After missing three games due to foul ball off foot, first baseman expects production to improve with health
By Nick Suss
NEW YORK -- Having missed three games after fouling a ball off his left foot Saturday afternoon, Mark Teixeira was back in the lineup for the Yankees' 5-0 win over the Orioles on Wednesday night, playing first base and hitting fifth.
Teixeira quickly made his presence felt, clubbing a solo home run, his eighth of the season, in his second at-bat to give the Yanks a 2-0 lead. He then coaxed a bases-loaded walk for his 600th RBI as a Yankee in the sixth to make it 3-0.
"That was a good game," Teixeira said of his performance. "The walks were good, too, just seeing the ball. And, obviously, home runs are always fun. But the win is the most important thing."
Teixeira, who is hitting .189, is still nursing the knee injury that kept him on the disabled list for most of June -- and he continues to feel pressure to break out of his hitting slump in what he has described as a "terrible" season.
"The only thing I can do the last two months is try to get healthy and be hot," Teixeira said before the game. "I live off my hot streaks, and I haven't had one yet this year. Hopefully I can stay on the field, that's the first thing, and help this team win some games."
When it comes to staying on the field, the formula is pretty simple. Yankees manager Joe Girardi has said multiple times since Teixeira's return from the disabled list that he'll give his first baseman an off-day every third or fourth day to manage the pain and swelling. But when it comes to getting hot, that's up to Teixeira.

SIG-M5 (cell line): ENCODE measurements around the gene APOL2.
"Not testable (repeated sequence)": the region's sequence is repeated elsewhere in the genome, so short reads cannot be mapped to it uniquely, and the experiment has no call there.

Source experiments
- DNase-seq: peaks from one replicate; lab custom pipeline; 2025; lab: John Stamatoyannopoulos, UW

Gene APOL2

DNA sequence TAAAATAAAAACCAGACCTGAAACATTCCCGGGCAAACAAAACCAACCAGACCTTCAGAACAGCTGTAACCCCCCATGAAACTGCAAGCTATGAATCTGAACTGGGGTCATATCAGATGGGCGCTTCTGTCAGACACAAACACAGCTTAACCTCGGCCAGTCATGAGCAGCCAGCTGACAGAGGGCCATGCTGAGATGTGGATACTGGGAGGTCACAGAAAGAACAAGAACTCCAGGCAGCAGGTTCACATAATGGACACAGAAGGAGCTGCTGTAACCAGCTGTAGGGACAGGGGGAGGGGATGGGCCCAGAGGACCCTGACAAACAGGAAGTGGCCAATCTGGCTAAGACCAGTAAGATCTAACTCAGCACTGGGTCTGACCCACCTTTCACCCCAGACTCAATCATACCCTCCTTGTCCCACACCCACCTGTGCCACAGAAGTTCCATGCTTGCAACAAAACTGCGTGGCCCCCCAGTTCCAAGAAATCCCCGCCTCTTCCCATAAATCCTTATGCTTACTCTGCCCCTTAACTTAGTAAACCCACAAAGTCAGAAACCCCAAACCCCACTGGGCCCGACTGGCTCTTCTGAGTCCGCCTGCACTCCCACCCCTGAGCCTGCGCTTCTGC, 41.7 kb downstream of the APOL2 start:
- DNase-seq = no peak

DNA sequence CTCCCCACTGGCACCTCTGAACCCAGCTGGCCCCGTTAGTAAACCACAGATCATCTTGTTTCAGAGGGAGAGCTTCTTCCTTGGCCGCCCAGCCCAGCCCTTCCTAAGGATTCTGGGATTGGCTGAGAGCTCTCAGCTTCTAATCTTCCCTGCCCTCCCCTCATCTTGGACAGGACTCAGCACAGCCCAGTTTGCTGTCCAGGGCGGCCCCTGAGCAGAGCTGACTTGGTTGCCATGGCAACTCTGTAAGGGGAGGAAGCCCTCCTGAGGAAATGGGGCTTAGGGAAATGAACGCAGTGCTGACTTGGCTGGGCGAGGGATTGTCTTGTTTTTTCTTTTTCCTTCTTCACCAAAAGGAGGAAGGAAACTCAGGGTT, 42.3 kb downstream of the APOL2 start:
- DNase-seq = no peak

Says Teixeira, the key is to translate a couple of good games into a solid couple of homestands and road trips.
"Usually it's one or two games you feel good, and then you have two really good weeks," he said. "I'm not sure if I've played two weeks straight. It's just been that kind of year, unfortunately. Hopefully I can stay healthy these last few months."
Missing these three games might have actually helped Teixeira's chances of playing more in the near future. Because of his recent string of days off, Teixeira said his knee feels as good as it has since he was activated, and he feels confident that this cleaner bill of health can be parlayed into an increase in production.
For that to happen, he would need some at-bats.
"I know what I'm capable of when I'm healthy, and hopefully I can do that," Teixeira said. "I appreciate Joe keeping me in there and giving me at-bats. I think our team needs me to be healthy and productive if we're going to get where we're going to get."
Nick Suss is a reporter for MLB.com based in New York. This story was not subject to the approval of Major League Baseball or its clubs.